Will we finally see a good video game movie adaptation?

Nothing sends chills down the spine than mentioning those dreaded words, video game movie adaptation. Whether you’re a fan of games or a fan of movies, everyone is pretty much in agreement that video game adaptations are average at best and downright offensive at worst.

However, there has been a sudden glimmer of excitement with the release of the new Warcraft trailer. For the first time in a long time, there seems to be some genuine anticipation for a video game movie adaptation. Along with an Assassin’s Creed movie and Activision launching their own movie and TV studio, could we finally see the day where there are good video game movie adaptations? I look into the evidence and also discuss what these movies need to do to learn from the mistakes of the past.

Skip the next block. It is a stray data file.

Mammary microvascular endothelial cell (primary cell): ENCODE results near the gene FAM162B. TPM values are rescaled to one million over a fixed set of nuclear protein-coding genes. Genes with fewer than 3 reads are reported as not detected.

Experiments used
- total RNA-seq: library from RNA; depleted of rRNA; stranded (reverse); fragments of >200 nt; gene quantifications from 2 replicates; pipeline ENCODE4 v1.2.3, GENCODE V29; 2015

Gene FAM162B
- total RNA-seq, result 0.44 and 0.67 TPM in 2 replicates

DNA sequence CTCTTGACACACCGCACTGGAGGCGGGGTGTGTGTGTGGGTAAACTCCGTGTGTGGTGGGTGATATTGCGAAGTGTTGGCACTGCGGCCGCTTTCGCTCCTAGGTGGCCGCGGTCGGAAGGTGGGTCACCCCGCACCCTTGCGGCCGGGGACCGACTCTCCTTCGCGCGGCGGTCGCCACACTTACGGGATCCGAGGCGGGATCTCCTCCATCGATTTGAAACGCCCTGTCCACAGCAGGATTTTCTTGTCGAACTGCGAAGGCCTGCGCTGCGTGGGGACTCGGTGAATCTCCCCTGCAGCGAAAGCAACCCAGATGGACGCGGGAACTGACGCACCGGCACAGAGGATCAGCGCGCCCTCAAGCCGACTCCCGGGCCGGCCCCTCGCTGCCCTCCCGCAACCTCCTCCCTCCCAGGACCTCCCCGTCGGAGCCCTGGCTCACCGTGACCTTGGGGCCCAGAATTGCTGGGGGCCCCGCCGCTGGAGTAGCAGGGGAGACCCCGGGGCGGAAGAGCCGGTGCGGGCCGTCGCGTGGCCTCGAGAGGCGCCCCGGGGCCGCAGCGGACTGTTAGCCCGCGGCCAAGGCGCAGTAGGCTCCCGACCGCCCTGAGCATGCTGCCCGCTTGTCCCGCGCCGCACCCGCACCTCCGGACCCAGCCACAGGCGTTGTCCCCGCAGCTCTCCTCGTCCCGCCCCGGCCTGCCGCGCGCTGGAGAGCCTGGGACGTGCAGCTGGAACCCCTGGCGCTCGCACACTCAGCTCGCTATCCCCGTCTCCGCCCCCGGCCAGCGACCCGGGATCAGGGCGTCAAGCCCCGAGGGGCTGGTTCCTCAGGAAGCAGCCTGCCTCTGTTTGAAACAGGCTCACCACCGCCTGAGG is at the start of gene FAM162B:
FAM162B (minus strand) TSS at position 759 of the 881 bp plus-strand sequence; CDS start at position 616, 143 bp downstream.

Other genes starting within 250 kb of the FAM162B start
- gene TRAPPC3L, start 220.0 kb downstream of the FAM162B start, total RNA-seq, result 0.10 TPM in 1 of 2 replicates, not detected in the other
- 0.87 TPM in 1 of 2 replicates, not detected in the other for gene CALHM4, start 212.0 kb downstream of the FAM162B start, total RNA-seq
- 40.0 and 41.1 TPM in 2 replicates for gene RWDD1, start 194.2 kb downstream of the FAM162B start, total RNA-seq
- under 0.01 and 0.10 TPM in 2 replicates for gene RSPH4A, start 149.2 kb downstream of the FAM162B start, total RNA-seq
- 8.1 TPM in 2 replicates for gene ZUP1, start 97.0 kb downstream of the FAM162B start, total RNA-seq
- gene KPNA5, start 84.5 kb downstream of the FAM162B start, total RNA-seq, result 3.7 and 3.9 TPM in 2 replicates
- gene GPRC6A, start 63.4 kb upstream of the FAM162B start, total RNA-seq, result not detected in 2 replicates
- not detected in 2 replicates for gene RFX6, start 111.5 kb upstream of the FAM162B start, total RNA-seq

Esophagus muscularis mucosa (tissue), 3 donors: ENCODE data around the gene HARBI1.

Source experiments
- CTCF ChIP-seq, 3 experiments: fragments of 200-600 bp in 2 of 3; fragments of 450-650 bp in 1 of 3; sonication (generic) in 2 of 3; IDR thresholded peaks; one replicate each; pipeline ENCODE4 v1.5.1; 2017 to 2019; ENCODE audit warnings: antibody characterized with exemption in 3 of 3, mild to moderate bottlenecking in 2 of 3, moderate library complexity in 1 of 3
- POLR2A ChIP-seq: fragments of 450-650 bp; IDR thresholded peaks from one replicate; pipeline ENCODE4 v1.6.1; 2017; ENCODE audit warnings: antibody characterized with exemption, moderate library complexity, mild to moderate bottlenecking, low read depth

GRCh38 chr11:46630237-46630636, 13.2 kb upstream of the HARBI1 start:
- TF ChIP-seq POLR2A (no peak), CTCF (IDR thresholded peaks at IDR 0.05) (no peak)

Getting the right talent involved

'Every good director has a beard. This is a fact.'
‘Every good director has a beard. This is a fact.’

One thing the new upcoming slate of video game movie adaptations seems to be getting right is involving the right talent. The new Warcraft movie is directed by Duncan Jones, acclaimed director of Moon and Source Code. Not only is he a fan of the series, he’s a genuinely good director who has demonstrated a good eye and has produced great genre pictures that stand out from the crowd.